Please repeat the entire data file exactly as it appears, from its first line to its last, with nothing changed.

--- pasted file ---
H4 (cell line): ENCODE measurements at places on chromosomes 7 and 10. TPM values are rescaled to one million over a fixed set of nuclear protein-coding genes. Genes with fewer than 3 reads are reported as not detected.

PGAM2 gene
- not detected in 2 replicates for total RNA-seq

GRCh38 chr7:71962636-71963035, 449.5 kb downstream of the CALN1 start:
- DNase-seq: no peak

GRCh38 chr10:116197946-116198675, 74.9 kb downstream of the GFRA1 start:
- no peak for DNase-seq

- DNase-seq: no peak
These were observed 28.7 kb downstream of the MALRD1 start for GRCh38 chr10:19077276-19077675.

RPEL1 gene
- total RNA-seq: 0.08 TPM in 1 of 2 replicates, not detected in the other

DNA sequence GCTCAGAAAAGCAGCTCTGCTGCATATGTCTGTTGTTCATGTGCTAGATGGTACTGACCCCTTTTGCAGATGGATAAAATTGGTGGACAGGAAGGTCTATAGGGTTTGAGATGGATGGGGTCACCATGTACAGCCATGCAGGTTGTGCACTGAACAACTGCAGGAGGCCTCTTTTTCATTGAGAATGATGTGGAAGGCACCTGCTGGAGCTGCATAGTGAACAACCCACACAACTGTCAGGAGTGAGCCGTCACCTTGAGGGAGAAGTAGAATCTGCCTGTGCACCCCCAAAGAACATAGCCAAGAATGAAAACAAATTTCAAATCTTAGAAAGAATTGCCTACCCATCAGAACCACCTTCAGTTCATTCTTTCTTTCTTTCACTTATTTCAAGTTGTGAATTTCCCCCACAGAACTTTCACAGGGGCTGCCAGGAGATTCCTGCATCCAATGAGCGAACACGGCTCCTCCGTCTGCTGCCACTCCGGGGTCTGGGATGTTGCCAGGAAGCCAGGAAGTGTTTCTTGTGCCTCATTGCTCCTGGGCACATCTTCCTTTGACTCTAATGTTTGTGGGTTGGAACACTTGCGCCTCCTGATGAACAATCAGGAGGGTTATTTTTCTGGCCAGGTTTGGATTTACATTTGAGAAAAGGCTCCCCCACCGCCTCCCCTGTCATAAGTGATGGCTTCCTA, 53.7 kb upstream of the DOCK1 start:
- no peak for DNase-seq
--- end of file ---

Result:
H4 (cell line): ENCODE measurements at places on chromosomes 7 and 10. TPM values are rescaled to one million over a fixed set of nuclear protein-coding genes. Genes with fewer than 3 reads are reported as not detected.

PGAM2 gene
- not detected in 2 replicates for total RNA-seq

GRCh38 chr7:71962636-71963035, 449.5 kb downstream of the CALN1 start:
- DNase-seq: no peak

GRCh38 chr10:116197946-116198675, 74.9 kb downstream of the GFRA1 start:
- no peak for DNase-seq

- DNase-seq: no peak
These were observed 28.7 kb downstream of the MALRD1 start for GRCh38 chr10:19077276-19077675.

RPEL1 gene
- total RNA-seq: 0.08 TPM in 1 of 2 replicates, not detected in the other

DNA sequence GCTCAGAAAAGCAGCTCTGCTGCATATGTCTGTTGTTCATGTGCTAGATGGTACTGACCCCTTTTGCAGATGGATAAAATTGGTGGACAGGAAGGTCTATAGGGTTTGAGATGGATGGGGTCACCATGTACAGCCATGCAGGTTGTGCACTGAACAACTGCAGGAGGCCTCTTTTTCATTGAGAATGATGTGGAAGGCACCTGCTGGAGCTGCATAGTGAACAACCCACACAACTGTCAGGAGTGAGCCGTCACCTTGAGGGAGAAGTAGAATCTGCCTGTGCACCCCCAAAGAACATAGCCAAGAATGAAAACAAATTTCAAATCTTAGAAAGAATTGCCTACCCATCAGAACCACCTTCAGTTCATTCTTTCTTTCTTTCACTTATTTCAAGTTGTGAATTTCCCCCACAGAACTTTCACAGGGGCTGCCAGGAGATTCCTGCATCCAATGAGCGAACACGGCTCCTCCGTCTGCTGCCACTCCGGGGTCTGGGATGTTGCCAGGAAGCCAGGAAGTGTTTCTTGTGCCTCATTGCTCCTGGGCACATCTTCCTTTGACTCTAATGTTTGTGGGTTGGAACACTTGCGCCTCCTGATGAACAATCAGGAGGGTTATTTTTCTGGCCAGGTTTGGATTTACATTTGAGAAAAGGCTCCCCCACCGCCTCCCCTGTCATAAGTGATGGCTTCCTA, 53.7 kb upstream of the DOCK1 start:
- no peak for DNase-seq